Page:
Visitor reported side effectsNo survey data has been collected yet
Visitor reported price estimatesNo survey data has been collected yet
Visitor reported frequency of useNo survey data has been collected yet
One visitor reported dosesWhat is the dose of Cendalex drug you are taking?
According to the survey conducted among sdrugs.com website users, the maximum number of people are using the following dose 201-500mg. Few medications come in only one or two doses. Few are specific for adult dose and child dose. The dose of the medicine given to the patient depends on the severity of the symptom/disease. There can be dose adjustments made by the doctor, based on the progression of the disease. Follow-up is important.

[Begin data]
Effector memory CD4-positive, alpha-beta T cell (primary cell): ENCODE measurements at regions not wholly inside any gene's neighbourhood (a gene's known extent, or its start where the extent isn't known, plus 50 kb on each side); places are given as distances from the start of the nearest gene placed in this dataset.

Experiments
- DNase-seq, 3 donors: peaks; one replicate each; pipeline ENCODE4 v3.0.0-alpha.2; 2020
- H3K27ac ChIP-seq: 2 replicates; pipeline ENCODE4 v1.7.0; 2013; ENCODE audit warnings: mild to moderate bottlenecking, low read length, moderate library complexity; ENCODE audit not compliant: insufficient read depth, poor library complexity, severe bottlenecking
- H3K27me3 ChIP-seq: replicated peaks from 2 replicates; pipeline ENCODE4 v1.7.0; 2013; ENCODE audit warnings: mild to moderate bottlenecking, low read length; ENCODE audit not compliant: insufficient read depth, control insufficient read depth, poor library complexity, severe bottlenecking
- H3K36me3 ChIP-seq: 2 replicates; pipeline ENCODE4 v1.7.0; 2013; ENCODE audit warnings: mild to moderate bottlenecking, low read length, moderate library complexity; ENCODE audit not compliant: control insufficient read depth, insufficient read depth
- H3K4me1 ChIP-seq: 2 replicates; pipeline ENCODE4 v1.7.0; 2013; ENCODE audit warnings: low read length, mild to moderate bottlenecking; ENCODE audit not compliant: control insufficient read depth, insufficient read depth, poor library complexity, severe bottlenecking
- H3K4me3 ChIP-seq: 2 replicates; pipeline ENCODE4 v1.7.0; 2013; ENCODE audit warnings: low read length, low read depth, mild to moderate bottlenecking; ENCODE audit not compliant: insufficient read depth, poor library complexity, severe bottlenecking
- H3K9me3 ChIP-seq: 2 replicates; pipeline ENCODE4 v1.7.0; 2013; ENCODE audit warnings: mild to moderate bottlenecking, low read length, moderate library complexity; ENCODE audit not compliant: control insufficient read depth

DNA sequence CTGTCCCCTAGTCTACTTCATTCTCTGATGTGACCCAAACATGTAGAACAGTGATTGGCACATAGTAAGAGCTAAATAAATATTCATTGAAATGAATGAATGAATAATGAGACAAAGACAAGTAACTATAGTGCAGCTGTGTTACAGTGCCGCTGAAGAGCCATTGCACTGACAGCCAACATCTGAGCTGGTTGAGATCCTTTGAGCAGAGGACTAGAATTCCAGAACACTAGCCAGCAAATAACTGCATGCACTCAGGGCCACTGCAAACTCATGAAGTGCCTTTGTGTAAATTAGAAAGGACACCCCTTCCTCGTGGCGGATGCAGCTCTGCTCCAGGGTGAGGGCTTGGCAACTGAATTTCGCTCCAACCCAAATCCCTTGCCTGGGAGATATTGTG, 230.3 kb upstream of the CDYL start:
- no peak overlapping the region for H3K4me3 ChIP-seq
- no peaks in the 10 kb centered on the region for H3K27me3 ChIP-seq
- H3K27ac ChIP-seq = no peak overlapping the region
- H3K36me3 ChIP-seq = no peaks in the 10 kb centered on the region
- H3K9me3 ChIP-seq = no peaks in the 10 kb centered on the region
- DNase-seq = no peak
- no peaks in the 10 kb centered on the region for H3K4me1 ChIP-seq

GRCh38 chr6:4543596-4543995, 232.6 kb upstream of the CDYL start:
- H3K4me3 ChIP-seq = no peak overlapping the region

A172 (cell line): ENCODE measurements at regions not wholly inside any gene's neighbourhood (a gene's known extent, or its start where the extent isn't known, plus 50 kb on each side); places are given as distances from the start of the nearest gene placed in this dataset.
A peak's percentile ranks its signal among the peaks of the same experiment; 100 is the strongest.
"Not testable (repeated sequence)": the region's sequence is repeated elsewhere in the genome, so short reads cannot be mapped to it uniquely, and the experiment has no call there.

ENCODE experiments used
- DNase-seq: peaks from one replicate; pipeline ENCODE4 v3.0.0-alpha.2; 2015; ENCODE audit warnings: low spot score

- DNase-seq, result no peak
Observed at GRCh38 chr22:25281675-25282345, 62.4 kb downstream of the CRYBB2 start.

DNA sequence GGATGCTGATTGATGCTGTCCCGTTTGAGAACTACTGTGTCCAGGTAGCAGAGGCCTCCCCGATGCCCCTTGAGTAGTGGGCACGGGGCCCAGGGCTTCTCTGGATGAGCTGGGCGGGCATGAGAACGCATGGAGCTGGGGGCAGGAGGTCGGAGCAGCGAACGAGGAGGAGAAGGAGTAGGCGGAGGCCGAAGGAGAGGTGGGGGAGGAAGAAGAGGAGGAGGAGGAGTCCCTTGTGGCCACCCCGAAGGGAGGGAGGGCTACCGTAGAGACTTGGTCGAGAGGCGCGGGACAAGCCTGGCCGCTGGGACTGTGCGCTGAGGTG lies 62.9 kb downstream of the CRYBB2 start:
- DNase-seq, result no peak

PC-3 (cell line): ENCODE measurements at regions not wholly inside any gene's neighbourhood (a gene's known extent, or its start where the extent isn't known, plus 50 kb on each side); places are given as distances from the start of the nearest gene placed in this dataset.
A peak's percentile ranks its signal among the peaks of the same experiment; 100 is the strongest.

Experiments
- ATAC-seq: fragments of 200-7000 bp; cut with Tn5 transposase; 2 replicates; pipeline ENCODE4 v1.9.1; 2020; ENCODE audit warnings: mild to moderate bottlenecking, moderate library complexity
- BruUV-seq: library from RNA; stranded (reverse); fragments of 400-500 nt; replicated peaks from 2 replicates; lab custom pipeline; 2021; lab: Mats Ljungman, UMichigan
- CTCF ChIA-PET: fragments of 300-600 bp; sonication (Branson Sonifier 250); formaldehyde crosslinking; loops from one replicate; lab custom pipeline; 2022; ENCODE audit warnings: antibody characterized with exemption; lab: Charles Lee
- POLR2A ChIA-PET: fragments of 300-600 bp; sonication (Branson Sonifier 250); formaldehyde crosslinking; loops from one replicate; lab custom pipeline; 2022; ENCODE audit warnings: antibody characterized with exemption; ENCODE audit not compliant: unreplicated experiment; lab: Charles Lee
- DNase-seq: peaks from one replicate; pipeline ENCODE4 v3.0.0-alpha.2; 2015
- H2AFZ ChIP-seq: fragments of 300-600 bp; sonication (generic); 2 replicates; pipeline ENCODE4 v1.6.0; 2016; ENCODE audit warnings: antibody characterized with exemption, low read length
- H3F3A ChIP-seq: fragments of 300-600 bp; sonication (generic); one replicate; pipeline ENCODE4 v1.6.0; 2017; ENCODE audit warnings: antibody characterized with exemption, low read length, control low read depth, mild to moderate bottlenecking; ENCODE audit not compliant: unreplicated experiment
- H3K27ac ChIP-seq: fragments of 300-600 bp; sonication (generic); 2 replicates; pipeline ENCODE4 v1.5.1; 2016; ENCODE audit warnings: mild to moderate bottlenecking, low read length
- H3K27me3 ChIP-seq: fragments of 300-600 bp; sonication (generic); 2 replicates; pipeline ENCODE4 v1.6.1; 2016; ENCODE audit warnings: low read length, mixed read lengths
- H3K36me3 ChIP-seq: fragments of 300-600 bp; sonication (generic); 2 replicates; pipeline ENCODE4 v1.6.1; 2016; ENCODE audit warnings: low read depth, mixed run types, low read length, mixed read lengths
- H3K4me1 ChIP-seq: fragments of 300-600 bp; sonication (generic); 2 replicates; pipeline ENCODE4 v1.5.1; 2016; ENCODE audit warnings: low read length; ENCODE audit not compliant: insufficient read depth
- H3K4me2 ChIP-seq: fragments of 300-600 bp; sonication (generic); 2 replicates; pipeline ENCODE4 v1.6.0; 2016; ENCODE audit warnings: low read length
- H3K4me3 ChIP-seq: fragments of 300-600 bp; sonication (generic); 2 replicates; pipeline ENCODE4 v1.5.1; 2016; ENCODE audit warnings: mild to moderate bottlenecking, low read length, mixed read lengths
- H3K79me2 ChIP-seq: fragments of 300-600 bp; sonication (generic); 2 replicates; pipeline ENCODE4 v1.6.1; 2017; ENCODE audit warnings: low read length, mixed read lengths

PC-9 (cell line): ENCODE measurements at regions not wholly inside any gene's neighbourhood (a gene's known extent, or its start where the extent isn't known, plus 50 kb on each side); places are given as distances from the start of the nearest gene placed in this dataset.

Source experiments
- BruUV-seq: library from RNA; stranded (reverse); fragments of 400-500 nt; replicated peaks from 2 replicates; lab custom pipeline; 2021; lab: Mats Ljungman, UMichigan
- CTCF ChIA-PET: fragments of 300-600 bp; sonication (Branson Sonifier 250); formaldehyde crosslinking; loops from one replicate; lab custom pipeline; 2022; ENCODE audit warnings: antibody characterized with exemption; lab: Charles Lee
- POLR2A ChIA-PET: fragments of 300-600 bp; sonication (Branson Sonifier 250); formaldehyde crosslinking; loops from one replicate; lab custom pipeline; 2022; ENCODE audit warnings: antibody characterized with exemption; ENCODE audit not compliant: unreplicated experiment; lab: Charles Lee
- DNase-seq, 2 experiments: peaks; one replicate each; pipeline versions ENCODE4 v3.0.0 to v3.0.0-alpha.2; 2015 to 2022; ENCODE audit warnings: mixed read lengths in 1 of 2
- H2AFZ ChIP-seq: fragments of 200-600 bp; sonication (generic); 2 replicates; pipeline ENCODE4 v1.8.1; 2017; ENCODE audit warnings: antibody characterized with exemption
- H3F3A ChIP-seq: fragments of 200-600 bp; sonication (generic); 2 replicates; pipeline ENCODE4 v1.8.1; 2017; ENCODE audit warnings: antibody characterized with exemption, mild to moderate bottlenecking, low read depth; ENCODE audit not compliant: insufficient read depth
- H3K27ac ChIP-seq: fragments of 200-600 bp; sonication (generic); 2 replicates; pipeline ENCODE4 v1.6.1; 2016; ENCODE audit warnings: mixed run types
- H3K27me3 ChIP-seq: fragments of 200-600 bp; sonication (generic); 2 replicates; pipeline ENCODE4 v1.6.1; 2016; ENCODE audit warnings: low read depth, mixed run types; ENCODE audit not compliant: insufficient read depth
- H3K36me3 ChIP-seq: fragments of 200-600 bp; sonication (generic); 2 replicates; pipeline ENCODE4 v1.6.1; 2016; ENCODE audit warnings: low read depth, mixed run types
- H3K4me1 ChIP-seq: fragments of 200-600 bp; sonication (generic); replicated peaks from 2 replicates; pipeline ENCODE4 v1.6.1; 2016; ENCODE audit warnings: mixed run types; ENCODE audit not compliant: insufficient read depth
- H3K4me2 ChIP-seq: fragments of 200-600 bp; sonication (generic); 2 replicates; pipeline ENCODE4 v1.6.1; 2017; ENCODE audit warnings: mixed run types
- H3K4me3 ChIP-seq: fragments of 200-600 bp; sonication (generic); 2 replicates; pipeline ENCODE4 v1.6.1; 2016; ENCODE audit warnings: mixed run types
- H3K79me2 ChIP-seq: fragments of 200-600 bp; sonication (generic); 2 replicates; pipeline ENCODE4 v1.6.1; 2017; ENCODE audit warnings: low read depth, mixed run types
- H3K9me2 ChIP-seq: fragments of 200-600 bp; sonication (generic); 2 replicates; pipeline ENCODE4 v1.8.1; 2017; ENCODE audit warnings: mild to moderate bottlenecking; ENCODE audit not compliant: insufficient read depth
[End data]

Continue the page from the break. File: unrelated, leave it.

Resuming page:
One visitor reported time for resultsWhat is the time duration Cendalex drug must be taken for it to be effective or for it to reduce the symptoms?
Most chronic conditions need at least some time so the dose and the drug action gets adjusted to the body to get the desired effect. The stastistics say sdrugs.com website users needed 5 days to notice the result from using Cendalex drug. The time needed to show improvement in health condition after using the medicine Cendalex need not be same for all the users. It varies based on other factors.
Visitor reported administrationNo survey data has been collected yet
Three visitors reported age
The information was verified by Dr. Arunabha Ray, MD Pharmacology